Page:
Over 6ft in length, the longbow was capable of killing a man at over 200 yards. The best bows were made of yew, cut with the heartwood on the inner side. This compressed when the bow was drawn, while the sapwood on the other side stretched. The combination provided immense power. The biggest bows had a draw-weight of up to 150lbs or more, twice that of a modern hunting-bow. The bow needed to be drawn right back to the ear to obtain full power.
It required great physical strength to shoot and archers required years of training and practice.

The longbow had a great advantage over the more powerful crossbow: the rate at which the archer could shoot. In a minute, a skilled man could shoot half a dozen arrows, while a crossbowman could do little more than discharge a single quarrel.

The gravitational pull as an arrow shot with a high trajectory fell towards its target meant that it remained extremely effective even at long range. Specialised arrowheads were used. A narrow bodkin head could penetrate armour; a broader bladed head was capable of inflicting appalling wounds.

Historians argue as to whether the longbow developed from an earlier shortbow, which would be drawn to the chest, not the ear.

The argument partly hinges on whether there was a qualitative difference between a bow 4ft in length and one 6ft. No contemporary written sources justify any such distinction, and longbows were not an innovation of the 14th century. However, it was not until that period that the longbow really came into its own in warfare, not as a result of technical innovation, but because it was then that it was used on a massive scale. Under Edward III, the English government, for the first time, supplied armies with longbows and arrows in vast quantities from the central depot in the Tower of London. Massed English archers caused havoc in the battles of the Hundred Years War. They were particularly effective against cavalry; horses were maddened and became uncontrollable as arrows found their targets.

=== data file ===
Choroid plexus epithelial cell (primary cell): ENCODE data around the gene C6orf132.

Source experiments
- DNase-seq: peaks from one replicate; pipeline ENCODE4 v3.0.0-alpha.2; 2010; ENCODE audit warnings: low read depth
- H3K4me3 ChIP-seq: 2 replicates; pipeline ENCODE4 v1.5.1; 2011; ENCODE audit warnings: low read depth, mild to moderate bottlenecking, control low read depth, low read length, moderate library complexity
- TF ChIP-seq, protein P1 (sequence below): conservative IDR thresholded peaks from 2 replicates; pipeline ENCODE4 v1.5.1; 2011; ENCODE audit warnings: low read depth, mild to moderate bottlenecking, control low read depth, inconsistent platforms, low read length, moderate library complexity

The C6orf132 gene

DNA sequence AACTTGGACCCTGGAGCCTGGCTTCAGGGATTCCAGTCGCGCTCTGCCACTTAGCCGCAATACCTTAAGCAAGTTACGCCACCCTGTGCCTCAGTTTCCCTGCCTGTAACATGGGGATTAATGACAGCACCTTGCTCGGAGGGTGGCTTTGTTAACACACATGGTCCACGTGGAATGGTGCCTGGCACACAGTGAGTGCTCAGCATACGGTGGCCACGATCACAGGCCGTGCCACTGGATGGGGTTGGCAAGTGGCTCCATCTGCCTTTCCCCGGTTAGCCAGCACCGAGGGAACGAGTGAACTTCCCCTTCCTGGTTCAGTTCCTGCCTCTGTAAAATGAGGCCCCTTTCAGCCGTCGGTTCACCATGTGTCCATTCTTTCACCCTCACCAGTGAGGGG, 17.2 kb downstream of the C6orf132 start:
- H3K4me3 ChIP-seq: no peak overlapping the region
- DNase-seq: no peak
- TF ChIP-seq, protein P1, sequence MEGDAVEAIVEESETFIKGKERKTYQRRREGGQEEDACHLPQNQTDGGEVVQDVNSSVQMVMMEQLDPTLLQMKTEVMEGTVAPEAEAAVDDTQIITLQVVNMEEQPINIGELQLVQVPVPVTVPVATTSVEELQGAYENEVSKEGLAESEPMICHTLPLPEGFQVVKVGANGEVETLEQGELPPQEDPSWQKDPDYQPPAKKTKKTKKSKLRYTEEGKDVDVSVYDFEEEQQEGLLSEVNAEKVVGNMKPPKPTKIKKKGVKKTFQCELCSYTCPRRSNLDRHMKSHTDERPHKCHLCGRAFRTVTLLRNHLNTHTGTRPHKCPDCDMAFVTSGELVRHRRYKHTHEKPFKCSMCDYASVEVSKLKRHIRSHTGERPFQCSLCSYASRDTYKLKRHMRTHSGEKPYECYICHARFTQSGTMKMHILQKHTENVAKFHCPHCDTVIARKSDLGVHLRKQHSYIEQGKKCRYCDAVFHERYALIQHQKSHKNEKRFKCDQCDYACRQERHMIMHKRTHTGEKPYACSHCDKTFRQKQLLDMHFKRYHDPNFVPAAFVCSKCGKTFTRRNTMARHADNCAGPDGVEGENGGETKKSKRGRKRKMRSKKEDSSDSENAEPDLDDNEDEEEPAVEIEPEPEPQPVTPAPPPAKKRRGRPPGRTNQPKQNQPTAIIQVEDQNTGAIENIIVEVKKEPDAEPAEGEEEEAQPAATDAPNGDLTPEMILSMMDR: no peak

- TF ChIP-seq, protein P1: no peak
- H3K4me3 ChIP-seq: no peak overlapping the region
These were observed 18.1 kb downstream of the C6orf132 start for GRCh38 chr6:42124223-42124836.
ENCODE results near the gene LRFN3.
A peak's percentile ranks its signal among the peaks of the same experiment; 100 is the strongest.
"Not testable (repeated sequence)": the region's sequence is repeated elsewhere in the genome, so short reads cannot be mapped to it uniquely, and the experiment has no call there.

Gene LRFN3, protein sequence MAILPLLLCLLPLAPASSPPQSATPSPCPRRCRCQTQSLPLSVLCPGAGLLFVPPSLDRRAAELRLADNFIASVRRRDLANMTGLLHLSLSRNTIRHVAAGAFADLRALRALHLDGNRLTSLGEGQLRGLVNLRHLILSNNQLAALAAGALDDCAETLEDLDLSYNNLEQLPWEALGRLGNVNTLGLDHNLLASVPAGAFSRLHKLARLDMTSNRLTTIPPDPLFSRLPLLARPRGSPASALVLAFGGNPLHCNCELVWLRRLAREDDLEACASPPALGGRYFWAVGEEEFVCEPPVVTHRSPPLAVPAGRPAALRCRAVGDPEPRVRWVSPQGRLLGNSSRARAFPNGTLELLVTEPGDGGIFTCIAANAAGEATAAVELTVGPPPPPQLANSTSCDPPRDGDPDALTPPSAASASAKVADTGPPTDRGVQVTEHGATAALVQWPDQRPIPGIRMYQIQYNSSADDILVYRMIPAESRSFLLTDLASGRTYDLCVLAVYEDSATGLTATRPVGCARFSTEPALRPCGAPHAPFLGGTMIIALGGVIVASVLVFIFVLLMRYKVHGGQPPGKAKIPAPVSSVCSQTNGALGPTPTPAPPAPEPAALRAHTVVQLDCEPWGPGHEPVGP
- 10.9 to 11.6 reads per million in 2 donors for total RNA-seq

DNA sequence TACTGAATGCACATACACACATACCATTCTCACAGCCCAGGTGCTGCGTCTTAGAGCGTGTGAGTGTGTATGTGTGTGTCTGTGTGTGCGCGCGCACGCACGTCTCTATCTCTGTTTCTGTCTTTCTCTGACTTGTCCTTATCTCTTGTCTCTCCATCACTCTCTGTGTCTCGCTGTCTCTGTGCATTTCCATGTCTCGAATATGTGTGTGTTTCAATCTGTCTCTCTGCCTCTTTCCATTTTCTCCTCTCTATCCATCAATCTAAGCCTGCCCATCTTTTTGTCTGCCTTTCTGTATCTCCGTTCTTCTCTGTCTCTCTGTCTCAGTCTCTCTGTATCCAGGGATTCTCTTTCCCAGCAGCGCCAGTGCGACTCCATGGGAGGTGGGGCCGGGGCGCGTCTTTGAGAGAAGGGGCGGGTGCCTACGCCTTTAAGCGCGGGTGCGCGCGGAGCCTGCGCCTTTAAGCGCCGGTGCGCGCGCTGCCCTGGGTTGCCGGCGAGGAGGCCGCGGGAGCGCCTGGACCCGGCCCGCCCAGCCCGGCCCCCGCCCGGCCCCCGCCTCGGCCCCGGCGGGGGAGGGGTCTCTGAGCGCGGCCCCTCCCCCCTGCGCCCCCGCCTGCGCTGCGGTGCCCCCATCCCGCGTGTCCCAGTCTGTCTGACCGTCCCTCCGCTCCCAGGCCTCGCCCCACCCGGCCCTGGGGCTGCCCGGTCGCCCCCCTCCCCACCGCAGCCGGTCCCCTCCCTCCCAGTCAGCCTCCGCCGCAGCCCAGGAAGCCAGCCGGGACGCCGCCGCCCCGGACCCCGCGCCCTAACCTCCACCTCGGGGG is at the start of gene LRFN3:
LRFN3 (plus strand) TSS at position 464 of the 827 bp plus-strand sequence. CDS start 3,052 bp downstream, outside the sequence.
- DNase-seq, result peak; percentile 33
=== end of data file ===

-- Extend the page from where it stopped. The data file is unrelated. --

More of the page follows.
No English longbows survive from the Middle Ages, but the 16th century wreck of the Mary Rose yielded a large number of bows, 6ft to 7ft long, which are almost certainly little different from those used earlier. Strikingly, one had a knobbly appearance, from the knots in the timber, just like the bows in some 14th century illustrations.

Fact File:
An enactment of Henry I in 1100 stated: ‘If anyone in practising with arrows or darts should by accident slay another, it would not be visited against him as a crime’. Sad news indeed for the families of the Abbot of Lagny, who was accidentally shot in the eye in 1163, and the un-named woman shot by men practising with the bow in 1209.
In the reign of King Stephen, Geoffrey de Mandeville, Earl of Essex, was* shot in the head at Burwell Castle in Cambridgeshire and died a week later. And what was the punishment for the man behind the bow? To be described as a ‘very low-class archer’…

2 Comments

  1. dave
    December 4, 2012 @ 8:16 am

    This is actually a WELSH longbow, actually used against the English as they did not even use any sort of bow, until the WELSH archers joined the English Welsh military, for a Military history site, these constant errors make me very cautious of the actual historical truth on here

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  2. Military History Monthly
    December 13, 2012 @ 12:29 pm

    Many believe that the English learnt the use of the longbow from the Welsh. This may be true. It is certainly true that English armies in the Hundred Years War included both English and Welsh archers. In this context, of course, the Welsh were serving in English armies, and it is fairly standard practice, therefore, to refer to ‘English longbows’ and ‘English longbowmen’.

    It should be said that longbows are known in British prehistory – examples have been excavated from waterlogged deposits of Iron Age date in Somerset, for example – and they appear to have featured in Anglo-Saxon and Viking warfare as well. It is possible that the weapon has a much longer history in Britain than is generally assumed. Certainly, we should regard the remodelling of English armies in the late 13th/early 14th centuries as armies with large numbers of longbowmen as very much a reworking of an old tradition, no doubt especially vibrant in Wales at the time, but most probably not restricted to there.

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